Not my day
So right after leaving the hut, I felt nauseous and dropped to the back of the pack. I wasn’t particularly worried, as food tends to bother my stomach at altitude. It’s one of the big reasons I opt for Diamox. Otherwise I would barely eat!
Half an hour later, my stomach felt better, but I was definitely dragging. I couldn’t figure out if I was feeling the altitude, bonking, or just having a crappy day.
One teammate was feeling pretty awful due to sleep deprivation. She turned around just before the “labyrinth,” which is a steep section of snow and rock leading up to the glacier.
An icy mess
We hit the labyrinth, and I’ll admit I had a minor freak out. Everything was pretty icy and crunchy. I’ve snow climbed plenty in Colorado, but almost always on good snow.
Climbers had been reporting icy conditions on the Jamapa Glacier for the past week, and there had actually been several accidents, including one fatality. We purposely left Piedra Grande a bit late in the hopes the sun would soften up the ice.
But as we ascended the glacier, we met several climbers coming down who had been turned around by their guides.
Our team was pretty experienced, and our guide Vicente has climbed Orizaba almost 200 times. (He’s even done it twice in one day!) So we felt comfortable giving it a try.
But as we ascended the mountain’s shoulder toward the summit ridge, I had zero energy. I couldn’t shake the awful feeling that I was holding everyone back and ruining their chances.
I was super down on myself, and everyone else was being super patient with my periodic meltdowns and outbursts of swearing. (Yeah, it wasn’t pretty.)
Part of me was hoping someone would tell me to turn around. But it looked like the decision was all up to me.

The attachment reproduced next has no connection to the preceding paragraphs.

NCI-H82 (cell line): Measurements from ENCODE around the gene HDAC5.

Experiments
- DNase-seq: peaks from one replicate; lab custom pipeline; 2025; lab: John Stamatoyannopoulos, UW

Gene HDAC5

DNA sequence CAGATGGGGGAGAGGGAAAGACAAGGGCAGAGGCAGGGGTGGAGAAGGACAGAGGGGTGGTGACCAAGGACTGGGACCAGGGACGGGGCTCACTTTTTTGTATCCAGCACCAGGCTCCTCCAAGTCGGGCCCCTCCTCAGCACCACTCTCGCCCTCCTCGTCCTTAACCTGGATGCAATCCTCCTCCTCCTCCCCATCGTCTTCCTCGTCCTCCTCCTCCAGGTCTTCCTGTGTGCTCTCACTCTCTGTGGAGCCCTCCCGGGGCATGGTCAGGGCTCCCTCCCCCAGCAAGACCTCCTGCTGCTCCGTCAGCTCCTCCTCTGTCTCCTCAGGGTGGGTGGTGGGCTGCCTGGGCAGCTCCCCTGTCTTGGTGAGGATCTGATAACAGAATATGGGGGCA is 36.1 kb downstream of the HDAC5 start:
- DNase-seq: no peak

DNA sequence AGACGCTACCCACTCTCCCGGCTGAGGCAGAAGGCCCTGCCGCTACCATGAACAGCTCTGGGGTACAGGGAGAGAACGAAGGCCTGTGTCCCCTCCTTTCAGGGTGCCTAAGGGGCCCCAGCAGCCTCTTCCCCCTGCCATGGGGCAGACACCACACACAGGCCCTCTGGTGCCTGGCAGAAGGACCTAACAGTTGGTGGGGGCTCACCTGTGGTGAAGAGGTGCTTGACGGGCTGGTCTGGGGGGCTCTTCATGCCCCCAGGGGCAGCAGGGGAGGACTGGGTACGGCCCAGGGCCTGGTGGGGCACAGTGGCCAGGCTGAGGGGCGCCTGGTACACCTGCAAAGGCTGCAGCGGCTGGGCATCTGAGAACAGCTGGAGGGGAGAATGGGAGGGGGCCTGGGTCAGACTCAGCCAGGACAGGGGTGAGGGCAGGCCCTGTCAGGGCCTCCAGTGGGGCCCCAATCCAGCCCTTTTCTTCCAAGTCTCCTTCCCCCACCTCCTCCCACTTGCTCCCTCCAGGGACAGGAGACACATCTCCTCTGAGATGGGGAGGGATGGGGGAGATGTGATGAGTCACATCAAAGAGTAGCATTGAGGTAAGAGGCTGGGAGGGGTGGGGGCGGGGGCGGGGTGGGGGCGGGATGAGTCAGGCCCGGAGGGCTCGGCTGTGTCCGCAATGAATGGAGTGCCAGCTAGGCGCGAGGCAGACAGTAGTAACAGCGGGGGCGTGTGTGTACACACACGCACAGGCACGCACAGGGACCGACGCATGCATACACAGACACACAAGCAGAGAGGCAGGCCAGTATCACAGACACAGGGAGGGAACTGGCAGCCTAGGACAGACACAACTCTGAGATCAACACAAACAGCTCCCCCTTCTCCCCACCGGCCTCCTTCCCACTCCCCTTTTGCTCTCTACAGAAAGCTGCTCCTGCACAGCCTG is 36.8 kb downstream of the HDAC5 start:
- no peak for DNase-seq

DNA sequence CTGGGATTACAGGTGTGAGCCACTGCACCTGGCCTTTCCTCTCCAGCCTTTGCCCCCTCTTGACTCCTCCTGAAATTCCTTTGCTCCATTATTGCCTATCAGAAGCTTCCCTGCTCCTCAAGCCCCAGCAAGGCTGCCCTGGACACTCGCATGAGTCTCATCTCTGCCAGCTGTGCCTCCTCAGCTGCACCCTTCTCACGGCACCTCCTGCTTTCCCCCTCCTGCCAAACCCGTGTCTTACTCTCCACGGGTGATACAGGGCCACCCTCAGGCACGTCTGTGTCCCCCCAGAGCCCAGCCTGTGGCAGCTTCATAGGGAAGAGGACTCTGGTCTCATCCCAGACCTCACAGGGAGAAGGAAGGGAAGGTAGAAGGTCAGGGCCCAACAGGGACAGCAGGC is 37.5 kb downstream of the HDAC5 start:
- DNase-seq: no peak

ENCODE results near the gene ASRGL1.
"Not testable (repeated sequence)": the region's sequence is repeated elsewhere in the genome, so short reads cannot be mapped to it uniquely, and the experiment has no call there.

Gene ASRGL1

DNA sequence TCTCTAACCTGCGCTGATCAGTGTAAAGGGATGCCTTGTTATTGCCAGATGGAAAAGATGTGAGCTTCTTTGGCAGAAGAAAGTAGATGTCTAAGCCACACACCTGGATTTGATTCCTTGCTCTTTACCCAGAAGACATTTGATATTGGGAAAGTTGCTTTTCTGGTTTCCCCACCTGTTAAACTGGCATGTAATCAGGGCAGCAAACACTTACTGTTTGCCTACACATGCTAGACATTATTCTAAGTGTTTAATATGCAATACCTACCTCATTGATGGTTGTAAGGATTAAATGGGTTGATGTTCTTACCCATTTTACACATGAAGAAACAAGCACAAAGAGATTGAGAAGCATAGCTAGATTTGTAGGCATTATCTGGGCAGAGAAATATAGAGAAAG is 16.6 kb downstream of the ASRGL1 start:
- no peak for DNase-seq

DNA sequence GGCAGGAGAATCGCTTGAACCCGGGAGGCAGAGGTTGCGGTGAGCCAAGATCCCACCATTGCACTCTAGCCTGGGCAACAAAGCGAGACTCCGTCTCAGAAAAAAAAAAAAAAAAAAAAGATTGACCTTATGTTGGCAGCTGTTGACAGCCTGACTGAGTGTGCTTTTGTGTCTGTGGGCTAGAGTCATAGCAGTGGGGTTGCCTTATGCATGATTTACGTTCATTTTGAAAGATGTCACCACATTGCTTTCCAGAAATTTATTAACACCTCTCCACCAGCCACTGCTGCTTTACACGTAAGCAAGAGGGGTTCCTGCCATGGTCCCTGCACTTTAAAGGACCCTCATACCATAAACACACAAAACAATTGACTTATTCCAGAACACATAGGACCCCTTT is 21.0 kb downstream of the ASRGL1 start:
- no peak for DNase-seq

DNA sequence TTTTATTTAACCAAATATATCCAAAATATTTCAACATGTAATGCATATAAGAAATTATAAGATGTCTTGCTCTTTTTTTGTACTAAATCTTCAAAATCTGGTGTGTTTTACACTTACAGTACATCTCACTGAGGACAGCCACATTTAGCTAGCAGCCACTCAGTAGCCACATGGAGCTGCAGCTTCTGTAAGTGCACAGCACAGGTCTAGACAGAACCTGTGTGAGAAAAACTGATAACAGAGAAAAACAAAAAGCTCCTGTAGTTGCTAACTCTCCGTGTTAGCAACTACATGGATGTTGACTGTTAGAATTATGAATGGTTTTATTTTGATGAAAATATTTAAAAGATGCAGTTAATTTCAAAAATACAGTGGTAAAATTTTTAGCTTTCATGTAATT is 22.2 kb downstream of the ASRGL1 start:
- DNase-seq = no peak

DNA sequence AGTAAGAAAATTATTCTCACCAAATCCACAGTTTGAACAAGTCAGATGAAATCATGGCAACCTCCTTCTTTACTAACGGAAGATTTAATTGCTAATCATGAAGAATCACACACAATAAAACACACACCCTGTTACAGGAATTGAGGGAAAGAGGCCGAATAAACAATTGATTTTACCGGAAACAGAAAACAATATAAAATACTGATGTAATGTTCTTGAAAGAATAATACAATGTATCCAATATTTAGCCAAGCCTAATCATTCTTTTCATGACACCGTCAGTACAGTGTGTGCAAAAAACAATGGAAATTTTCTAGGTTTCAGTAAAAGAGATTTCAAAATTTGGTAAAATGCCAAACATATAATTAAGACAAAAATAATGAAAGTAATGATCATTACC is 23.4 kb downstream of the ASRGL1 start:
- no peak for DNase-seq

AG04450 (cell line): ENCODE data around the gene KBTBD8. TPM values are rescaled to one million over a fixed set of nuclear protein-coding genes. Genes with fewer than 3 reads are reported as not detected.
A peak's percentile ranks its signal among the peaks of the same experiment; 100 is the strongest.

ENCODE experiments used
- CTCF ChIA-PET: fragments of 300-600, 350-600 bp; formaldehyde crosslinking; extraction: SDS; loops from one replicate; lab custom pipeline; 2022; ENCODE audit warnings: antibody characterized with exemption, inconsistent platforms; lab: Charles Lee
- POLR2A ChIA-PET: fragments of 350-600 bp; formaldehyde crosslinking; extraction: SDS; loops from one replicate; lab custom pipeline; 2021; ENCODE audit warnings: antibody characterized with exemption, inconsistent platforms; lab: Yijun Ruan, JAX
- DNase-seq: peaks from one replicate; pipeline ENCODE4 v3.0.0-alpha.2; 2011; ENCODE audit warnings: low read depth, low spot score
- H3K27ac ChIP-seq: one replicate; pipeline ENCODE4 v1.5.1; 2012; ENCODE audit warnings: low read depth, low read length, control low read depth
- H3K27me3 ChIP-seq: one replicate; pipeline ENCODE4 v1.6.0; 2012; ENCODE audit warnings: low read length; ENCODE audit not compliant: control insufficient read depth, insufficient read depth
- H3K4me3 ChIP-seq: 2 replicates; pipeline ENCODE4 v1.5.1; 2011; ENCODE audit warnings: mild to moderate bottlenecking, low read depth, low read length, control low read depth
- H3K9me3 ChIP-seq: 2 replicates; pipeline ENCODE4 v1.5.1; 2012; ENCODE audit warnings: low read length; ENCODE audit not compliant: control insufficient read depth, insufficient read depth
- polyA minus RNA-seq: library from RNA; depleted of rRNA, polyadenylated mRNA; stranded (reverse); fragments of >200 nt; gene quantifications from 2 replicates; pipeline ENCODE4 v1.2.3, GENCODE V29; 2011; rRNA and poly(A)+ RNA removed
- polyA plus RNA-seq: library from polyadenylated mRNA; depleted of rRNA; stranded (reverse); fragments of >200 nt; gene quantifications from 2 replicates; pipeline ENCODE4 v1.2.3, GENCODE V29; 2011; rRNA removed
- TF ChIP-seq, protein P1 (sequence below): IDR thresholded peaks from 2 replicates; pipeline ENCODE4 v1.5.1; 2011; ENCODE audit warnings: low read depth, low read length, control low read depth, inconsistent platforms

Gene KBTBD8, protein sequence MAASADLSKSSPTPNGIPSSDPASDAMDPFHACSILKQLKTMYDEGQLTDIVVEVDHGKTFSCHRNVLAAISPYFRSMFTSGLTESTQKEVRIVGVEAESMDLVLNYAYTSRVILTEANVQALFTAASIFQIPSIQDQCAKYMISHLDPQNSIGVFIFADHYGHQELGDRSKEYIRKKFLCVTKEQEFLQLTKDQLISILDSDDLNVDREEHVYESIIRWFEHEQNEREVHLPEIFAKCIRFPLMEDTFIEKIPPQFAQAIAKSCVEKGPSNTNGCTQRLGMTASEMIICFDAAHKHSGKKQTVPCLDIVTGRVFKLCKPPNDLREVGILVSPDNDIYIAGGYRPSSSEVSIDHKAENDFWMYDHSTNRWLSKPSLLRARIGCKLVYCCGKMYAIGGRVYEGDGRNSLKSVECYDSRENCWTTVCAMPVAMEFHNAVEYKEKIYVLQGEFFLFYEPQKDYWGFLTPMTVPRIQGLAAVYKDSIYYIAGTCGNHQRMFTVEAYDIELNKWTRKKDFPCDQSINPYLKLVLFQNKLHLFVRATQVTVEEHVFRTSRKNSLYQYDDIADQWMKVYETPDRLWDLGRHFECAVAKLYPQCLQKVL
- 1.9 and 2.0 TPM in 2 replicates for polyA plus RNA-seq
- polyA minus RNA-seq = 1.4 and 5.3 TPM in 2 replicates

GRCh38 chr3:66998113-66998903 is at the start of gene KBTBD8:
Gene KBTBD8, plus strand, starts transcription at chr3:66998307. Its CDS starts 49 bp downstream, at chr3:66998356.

So with a heavy heart, I opted to descend with our second guide, David.
Because the weather was great, David and I hung out for a little bit on the glacier and ate lunch. We could see Vicente and our group making good progress toward the top.
We also saw tons of skiers hanging out on the glacier above. They too were probably hoping the ice would soften up, but it wasn’t happening. In the two hours I spent on the glacier, I saw exactly zero skiers make an actual turn.
On the way down, it quickly became clear to me that descending had been the right decision. My legs were shaking. At the labyrinth, we stopped to put our crampons on. I was so foggy and tired, it took me a good 10 minutes.
I think I was bonking pretty hard. Fortunately David had a secret stash of Gu and Honey Stingers. (Between Orizaba and Itza, I pretty much cleaned him out. I really should send him a case of that stuff!)
The labyrinth was no less icy on the way down. At one point, David helped me jump off a ledge onto an icy slope. I came very close to landing on his feet with my crampons, which must have made his heart pound a bit! But being the total pro he is, he acted like it was no big deal.
A Death on the Mountain
Back at the hut, our lovely crew was waiting with chicken soup and lots of cold beer. I was super bummed and pissed at myself and got to work drowning my sorrows. My other teammate who’d turned around was there, so at least we could commiserate.